`Iyad as-Siraj: "We teach our children to express anger with muscle"
Middle East Quarterly
Fall 2000, pp. 83-84
Members of the Palestinian Authority (PA)'s security forces, including Chairman Arafat's personal guard, have assaulted, and in certain cases shot, high-ranking officials, including ministers and legislators, sometimes under order from other high-ranking officials. Many in the PA and throughout the Arab world criticized this phenomenon and called for rule of law in the PA. In a particularly bold statement, Dr. `Iyad as-Siraj, a psychiatrist and political activist in Gaza, urged Palestinians to examine their value system in which violence pervades every sector of society. Published originally in the London-based newspaper
Al-Quds al-‘Arabi on April 24, 2000, it was reprinted, with minor changes, two days later by the Arab Media Internet Network, an independent website that serves as an electronic podium for Palestinian intellectuals located at
www.amin.org. The text was translated into English by Aluma Skolnik of the Middle East Media and Research Institute.
What brings a high-ranking official to beat his superior or even his minister to overrule a decision? Why does a student throw stones at his professors, or at students from another university? How can we explain an assault against a member of the Legislative Council? How can the murder of an oppressed woman be explained? And what about the popularity—[only] sometimes—of the death penalty? And, what is the common denominator between all these and the torture in the [PA] prisons?
These questions are not a request for information or an IQ test. Rather, they revolve around issues that concern us from time to time when we hear a news item about this or that story. We "hear" because the press serves as [only] a limited source for such news, while the TV and radio are enthralled by the repetition of slogans about the rejection of our defeat and the defense of peace by threats to declare a state! The number-one source for news remains private conversations between people, where, until everyone returns to their business, astonishment and amazement absorb some time.
Searching for the reason, I do not ignore the depth of rage that was inflicted on our lives because of the [Israeli] occupation; but I do not want to hang everything on this peg, [a complaint] that is like a broken record in which Zionism, or the great imperialism, or even petty bourgeoisie, are blamed [for everything]. I want to be clear: one of the main reasons is within us, the result of the education in our homes. Aren't you, my dear reader, one of those fathers who are filled with happiness when your beloved two year old child pronounces the expression "... [damn] your father?!" Don't you dance with joy when he proves his virility by beating another child? Moreover, aren't you always encouraging him by saying "beat this guy, man. . . ."; or maybe you even act the role for him so he can follow your footsteps—for after all you are the supreme example for him – saying "watch how I beat this guy."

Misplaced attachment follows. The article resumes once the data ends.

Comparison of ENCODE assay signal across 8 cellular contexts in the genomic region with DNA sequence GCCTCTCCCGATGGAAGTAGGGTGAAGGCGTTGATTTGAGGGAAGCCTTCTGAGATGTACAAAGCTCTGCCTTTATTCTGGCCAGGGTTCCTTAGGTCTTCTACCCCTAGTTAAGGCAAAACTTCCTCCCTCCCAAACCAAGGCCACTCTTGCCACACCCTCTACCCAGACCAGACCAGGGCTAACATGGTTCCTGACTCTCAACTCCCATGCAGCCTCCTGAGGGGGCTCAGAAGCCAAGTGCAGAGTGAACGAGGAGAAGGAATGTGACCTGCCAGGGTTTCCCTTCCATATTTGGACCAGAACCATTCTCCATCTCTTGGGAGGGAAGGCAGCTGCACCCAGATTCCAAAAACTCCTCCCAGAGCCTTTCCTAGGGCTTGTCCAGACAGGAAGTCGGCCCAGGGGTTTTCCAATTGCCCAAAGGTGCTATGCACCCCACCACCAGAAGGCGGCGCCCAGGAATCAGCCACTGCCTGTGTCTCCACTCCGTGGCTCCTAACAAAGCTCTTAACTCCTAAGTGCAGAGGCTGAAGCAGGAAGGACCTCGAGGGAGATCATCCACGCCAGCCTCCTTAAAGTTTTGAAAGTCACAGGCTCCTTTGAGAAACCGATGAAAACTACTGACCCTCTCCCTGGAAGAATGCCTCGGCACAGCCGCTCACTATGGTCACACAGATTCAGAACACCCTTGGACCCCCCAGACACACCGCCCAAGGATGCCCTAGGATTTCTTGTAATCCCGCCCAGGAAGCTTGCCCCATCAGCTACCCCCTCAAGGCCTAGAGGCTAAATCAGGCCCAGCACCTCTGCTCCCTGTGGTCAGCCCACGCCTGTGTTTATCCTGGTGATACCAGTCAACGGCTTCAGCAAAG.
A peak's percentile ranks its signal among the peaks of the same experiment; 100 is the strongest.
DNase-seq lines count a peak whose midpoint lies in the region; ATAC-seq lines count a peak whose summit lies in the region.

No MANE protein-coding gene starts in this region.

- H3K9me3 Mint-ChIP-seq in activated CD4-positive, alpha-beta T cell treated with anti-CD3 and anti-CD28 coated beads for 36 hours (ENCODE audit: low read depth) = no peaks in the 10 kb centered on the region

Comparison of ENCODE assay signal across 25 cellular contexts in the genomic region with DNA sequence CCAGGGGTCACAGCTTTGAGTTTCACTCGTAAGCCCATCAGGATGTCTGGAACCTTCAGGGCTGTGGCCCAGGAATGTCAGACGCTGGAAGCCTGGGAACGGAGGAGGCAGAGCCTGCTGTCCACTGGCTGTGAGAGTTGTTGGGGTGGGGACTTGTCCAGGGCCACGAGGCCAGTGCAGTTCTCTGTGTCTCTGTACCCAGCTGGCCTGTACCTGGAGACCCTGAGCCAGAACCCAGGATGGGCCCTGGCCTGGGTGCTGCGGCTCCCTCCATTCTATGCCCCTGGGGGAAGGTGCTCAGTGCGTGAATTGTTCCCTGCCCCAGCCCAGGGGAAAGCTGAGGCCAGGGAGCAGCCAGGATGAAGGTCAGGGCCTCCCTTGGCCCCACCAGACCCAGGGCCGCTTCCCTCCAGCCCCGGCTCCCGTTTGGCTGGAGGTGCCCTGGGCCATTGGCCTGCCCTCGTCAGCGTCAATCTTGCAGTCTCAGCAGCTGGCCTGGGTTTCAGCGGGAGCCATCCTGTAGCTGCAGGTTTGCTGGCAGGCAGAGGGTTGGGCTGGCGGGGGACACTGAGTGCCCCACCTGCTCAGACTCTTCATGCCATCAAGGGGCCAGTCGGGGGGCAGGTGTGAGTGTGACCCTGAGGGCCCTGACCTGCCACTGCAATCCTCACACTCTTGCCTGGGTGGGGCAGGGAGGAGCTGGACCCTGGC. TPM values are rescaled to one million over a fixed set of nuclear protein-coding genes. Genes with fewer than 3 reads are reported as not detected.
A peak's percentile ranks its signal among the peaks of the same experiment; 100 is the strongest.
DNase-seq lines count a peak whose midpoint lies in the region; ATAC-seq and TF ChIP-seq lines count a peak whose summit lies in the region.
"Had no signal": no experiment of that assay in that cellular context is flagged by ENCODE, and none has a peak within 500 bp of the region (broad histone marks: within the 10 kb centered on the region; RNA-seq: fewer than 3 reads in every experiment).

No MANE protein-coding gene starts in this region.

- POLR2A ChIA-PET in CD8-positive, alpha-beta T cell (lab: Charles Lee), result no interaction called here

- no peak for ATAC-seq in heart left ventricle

[Don't you] go berserk when you learn that your well-bred son was beaten by another kid at school and you would go there and grab the villain by the throat if you could, and teach your son how not to be a sheep amongst the wolves?!
In case you are not one of these, my dear reader, then you belong to the minority. Therefore, don't be surprised if you hear that a greengrocer pulled out a knife and stabbed one of his clients just because he dared to doubt the sweetness of a watermelon.
Don't be surprised, my dear, if you see a student beating up his professor, an official beating up his minister, a soldier beating up his parliament member, a teenager beating his mother or killing his sister, or university students fighting with stones and clubs.
We teach our children that it is permitted to express anger with muscle; we even encourage them to do so in the belief that it is part of the meaning of courage and honor. By doing so, we forget the best part of our Arab heritage and Islamic religion, as well as all that is in Christianity: forgiveness, self-control, overcoming feelings of rage, patience, restraint, and using the mind. Don't be surprised that we shoot our guns and pistols at our festivities and we don't even learn when there are casualties - as if the gun has become a symbol of virility in the eyes of those who mislead themselves, those who also believe a mustache is the symbol of virility.
Unfortunately, some of what the PA does doubly damages the rule of the law. On the one hand, the PA tries to use the familial and tribal arrangements in various ways that neutralize the law, spread an atmosphere of nepotism, and encourage some to gain strength using the Authority itself, a political party, or the tribe. On the other hand, sending defendants in different cases to military courts [in the PA] undermines the independence and authority of the civilian judicial system. We must ask ourselves how we can establish a state ruled by the law when some of us were taught and encouraged to use beatings in order to take what they are entitled to, or what they delude themselves that they are entitled to.
Related Topics: Fall 2000 MEQ
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